Army veteran pursues NFL dream with Colts

Josh McNary was a star at Army, but had to serve a two-year commitment.
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He's made the ultimate uniform change. From serving our nation to hopefully serving up quarterbacks on Sunday, Army Lt. Josh McNary's football journey has been incredible.

"I mean, I was never the favorite to be here or anything like that, pretty much walked onto the team at West Point, you know, kind of took the world by surprise," McNary said.

McNary was a star at West Point, leaving as Army's all-time leader in sacks and tackles for loss. But the Armed Forces Bowl in 2011 was the last time he played organized football.

As a West Point graduate, McNary had to serve a two-year commitment to the Army after graduation. It was one of the reasons he wasn't drafted.

But McNary kept working out at Ft. Hood in Texas and the Colts kept paying attention, signing him in April.

"The anticipation's been building since April, since I've been signed and since the process on...kind of pushing me, or transferring me out of the Army active duty into the NFL has started, so it's been a long time coming," McNary said.

"Staying in shape, like he did being with the military, you know, he does that all the time, but just from the knowledge of football, I think over the years that he was with the military, you know, a lot of command, he was doing a lot of things and I think he's a good football player and we'll see what he can do when he gets out there," said defensive coordinator Greg Manusky.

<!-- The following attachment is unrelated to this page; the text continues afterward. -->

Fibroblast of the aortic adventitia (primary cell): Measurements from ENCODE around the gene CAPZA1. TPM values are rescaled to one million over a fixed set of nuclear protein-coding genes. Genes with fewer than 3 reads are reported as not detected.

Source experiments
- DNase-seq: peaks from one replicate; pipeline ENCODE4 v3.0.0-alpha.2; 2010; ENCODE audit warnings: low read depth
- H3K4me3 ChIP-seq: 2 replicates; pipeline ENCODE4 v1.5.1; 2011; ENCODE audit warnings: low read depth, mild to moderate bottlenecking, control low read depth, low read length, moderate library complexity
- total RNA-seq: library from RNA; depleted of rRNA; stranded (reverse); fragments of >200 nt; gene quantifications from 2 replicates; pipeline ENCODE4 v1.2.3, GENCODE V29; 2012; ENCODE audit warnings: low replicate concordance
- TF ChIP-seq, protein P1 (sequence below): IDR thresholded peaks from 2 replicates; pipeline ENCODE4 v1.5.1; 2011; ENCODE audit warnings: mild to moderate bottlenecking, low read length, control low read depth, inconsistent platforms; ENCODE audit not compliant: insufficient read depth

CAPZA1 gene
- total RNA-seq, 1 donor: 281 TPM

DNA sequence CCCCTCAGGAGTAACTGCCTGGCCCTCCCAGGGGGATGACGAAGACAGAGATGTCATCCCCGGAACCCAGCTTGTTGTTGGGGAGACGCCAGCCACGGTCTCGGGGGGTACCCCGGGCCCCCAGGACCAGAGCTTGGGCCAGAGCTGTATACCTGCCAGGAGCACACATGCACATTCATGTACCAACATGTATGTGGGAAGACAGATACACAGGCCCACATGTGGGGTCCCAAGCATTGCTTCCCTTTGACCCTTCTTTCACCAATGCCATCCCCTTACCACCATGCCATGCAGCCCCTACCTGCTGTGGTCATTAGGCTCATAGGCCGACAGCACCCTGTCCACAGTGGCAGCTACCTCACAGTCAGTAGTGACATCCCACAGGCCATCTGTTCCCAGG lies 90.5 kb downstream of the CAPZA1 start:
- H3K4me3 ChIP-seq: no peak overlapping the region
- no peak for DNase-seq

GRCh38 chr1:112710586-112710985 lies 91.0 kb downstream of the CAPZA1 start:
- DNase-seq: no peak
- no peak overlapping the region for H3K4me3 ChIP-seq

The Colts want McNary's impact to go beyond football. Head Coach Chuck Pagano has already had him address the team.

"Coach pretty much hit on a few topics about the translatable qualities that the Army has that also can be used or applied on the football field," McNary said. "He acknowledged the fact and recognized the fact that this is a game and that's not really a game in the Army, but, I mean, it was a heck of a speech.

"It means a lot, but by in no way am I satisfied and I'd like to go out and see what I can do at this level," he said.